On 27 December 1949, the Dutch-backed states and the much larger Republic of Indonesia were united (along with various other territories and autonomous areas) under the aegis of the Republic of the United States of Indonesia. Over the next eight months, the states were dissolved into the Republic of Indonesia, which once again declared independence from the Netherlands on 17 August 1950.
Burma, 1939-1941, 1945-1948
Even though Burma didn’t become a separate colony until 1937, and didn’t officially get a badge until 1939, the peacock on a gold field had been used as an informal coat of arms since 1915. The design was based off old silver coins minted by the Konbaung Dynasty.
Peru-Bolivian Confederation, 1836-1839
There were actually two Perus in the Peru-Bolivian Confederation. The Republic of South Peru got an entirely new flag and coat of arms when it declared independence in 1836, but North Peru kept the old Peruvian state symbols. The coats of arms of the three constituent states were put together onto this kind of cluttered national flag.
Wiltshire, since 2009
Most of the recenty-adopted English county flags have been fairly traditional, but this one goes a bit beyond the standard heraldry toolkit. The curved stripes repesent the green downs of the country with the white chalk underneath them.
That bird in the centre is called the Great Bustard. What a name!
(designer: Helen Pocock)
British Virgin Islands, since 1999
"Vigilate" is latin for "be vigilant." Why is this not still a verb? Imagine telling someone to vigilate!
Tobago (proposed), 1977
Red represents the blood shed by slaves, black represents the country as a whole, and green represents nature. In the centre is a map of Tobago in gold, with the island’s motto beneath it.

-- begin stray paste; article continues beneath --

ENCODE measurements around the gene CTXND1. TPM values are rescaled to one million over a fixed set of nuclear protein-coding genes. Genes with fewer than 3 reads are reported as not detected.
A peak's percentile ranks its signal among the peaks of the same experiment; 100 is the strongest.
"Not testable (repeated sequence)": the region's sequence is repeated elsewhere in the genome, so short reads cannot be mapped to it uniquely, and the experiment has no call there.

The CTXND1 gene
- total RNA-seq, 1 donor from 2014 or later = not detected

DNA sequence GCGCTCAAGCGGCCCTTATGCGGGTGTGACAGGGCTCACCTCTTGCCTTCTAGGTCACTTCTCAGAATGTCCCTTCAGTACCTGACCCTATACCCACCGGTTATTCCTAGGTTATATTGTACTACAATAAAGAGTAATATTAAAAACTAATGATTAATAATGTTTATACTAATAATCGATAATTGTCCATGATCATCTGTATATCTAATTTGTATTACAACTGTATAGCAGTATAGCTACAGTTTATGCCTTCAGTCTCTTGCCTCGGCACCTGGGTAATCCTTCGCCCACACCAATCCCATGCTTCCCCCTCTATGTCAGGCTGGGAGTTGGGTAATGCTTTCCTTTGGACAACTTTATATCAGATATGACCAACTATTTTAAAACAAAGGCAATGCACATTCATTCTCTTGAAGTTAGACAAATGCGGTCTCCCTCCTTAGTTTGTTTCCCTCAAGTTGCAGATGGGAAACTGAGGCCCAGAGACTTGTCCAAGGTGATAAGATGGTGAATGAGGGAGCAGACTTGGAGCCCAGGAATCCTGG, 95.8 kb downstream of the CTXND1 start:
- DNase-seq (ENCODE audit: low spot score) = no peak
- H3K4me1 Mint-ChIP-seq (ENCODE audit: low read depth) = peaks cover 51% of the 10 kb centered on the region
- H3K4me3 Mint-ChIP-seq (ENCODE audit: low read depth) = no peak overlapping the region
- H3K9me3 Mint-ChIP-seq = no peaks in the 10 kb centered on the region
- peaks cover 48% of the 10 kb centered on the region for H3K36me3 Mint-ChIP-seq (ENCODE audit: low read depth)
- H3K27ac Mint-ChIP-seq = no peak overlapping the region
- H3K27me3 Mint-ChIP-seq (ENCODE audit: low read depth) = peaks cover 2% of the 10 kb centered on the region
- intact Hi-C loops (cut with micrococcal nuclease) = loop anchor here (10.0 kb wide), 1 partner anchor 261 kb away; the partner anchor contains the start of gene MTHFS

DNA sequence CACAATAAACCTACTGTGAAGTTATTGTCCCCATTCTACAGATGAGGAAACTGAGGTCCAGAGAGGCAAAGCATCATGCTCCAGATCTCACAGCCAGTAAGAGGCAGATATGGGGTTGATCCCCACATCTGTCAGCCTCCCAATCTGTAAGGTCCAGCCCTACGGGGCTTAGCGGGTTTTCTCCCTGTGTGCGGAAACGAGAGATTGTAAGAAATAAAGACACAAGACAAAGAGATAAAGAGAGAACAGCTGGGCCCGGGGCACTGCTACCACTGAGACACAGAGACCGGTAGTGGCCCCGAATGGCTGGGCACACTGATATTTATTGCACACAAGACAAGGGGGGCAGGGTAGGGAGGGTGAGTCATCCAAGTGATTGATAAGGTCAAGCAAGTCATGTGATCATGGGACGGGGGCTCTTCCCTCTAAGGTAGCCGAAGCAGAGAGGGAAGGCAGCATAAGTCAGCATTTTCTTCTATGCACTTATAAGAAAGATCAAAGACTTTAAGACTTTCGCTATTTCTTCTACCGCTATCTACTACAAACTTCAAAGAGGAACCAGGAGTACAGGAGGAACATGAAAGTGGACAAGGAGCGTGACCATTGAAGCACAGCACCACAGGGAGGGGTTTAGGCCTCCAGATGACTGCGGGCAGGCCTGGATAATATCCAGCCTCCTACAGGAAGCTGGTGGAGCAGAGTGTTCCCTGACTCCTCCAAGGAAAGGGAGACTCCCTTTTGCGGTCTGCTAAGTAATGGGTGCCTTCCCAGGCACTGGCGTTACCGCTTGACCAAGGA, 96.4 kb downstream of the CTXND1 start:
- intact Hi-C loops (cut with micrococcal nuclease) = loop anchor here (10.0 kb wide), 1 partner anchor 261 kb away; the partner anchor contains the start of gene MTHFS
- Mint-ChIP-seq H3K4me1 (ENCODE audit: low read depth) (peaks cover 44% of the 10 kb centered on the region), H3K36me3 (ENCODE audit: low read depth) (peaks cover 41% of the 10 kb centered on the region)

Gotta say Tobago, Trinidad’s got you beat on this one.
(designer: Claudette Hector Daniel)
Tibet, since c.1925
Tibet’s flag wasn’t particularly well-known among Tibetans until after China took over. That’s because it was mainly an army flag, used as a national flag only when circumstances demanded it. It was not for example flown on government buildings.
It’s been said that the Japanese monk Aoki Bunkyo had a hand in designing the Tibetan flag, but by 1925 he had already been out of the country for almost a decade. It’s possible he helped design the earlier version, or that this flag is older than we think.
The Arab states in the Persian Gulf traditionally flew plain red flags. Under British rule, they started adding white decorations to differentiate themselves from one another. When Fujairah became fully independent from Sharjah it adopted a red flag with its name on it. In 1961 it reverted to a plain red flag and in 1975 it adopted the federal flag as its own.
Quintana Roo, since 2013
Most Mexican states don’t have official flags, although they occasionally fly white flags with the state coat of arms in the centre. The state of Quintana Roo became something like the third state to adopt an official flag and they chose… a white flag with the state coat of arms in the centre. Great.